Scientists have supercharged how a plastic-eating bacteria gobbles up plastic - and it could help solve the pollution problem.
The bacteria was found in 2016 but now scientists have taken what it does and made it work much faster.
An enzyme is what helps the microscopic bugs to digest its food. The scientists have taken this enzyme, attached it to another and created a super-enzyme, which can convert plastic back to its original material in just a few days.
This is much quicker than the natural way plastic breaks down which can take hundreds of years.
Scientists believe this could be a big step forward to help the plastic pollution situation.
The scientists accidentally found one of the enzymes and discovered it could break down plastic in days.
They then used genetic engineering to connect this enzyme with a second one, Professor John McGeehan, one of the scientists, said it was like "two Pac-men joined by a piece of string".
They found that by putting them together "the digestion of the plastic bottles literally doubled. This allowed us to create a super-enzyme six times faster than the original enzyme alone".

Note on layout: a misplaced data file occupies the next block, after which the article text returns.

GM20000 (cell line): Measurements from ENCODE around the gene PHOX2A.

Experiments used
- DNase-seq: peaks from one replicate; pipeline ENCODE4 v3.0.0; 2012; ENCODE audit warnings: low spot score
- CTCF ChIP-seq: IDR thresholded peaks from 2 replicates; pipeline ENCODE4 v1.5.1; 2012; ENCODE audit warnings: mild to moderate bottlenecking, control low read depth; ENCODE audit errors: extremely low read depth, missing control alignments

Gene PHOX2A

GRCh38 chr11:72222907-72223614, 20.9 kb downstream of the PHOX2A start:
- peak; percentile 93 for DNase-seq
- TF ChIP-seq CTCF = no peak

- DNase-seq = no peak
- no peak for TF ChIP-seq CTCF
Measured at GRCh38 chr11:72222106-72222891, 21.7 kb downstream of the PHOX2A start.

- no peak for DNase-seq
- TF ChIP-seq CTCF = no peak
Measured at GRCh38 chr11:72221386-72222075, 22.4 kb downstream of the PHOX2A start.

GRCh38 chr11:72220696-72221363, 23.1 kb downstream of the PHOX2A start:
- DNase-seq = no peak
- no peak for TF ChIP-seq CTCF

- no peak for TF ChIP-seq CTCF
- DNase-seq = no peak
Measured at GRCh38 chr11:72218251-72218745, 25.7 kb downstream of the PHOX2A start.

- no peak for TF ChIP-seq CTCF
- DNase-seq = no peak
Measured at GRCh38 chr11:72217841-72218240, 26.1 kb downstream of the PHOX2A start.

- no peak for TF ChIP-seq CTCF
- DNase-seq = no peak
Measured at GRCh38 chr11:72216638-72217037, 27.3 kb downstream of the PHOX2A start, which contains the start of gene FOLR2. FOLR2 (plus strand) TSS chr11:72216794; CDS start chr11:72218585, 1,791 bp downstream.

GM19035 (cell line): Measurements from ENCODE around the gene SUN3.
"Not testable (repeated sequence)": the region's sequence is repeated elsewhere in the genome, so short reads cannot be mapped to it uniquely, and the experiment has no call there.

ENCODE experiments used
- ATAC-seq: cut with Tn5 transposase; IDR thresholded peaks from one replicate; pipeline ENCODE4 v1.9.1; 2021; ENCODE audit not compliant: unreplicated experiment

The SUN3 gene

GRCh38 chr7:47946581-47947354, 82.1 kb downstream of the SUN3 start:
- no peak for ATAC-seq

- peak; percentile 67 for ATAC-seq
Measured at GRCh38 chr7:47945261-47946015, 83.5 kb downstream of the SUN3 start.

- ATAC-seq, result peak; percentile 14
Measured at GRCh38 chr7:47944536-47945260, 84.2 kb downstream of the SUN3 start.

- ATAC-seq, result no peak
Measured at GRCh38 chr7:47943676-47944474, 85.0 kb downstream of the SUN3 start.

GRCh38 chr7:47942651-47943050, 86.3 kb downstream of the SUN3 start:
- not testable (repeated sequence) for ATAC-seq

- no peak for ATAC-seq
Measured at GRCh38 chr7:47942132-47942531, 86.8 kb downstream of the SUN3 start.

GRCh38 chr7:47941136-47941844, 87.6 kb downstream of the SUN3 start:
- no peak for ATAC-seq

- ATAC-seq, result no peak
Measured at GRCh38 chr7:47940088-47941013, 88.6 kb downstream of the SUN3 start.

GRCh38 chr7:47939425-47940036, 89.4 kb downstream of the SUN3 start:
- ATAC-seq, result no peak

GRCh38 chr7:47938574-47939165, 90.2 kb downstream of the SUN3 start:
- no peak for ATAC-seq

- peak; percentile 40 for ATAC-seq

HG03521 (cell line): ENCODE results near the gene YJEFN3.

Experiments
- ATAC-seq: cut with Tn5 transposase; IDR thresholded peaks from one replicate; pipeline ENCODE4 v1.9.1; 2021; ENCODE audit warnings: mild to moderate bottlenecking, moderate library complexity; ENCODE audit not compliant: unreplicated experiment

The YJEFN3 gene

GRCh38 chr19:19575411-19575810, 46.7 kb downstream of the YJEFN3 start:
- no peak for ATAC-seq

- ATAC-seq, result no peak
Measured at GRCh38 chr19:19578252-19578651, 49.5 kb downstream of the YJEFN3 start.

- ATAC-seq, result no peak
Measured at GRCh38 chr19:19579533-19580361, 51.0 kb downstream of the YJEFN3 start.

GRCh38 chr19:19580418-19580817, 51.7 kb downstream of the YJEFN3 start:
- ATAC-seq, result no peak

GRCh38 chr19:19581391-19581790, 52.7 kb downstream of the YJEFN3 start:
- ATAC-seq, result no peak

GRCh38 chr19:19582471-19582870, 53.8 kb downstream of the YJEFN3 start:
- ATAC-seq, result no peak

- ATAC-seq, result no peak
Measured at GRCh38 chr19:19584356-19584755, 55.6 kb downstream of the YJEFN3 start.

"This is quite a significant leap forward because the plastic that ends up in our oceans today is going to take hundreds of years to break down naturally," Prof McGeehan said.
"Eventually, through sunlight and wave action, it will start to break down into smaller and smaller pieces - and we will end up with microplastics, which is a serious problem for the organisms that live in the environment."
But the super-enzyme removes the plastic completely in days.
This new discovery means plastics could be made and reused all the time which would reduce our use of fossil resources such as oil, which are used to make plastic.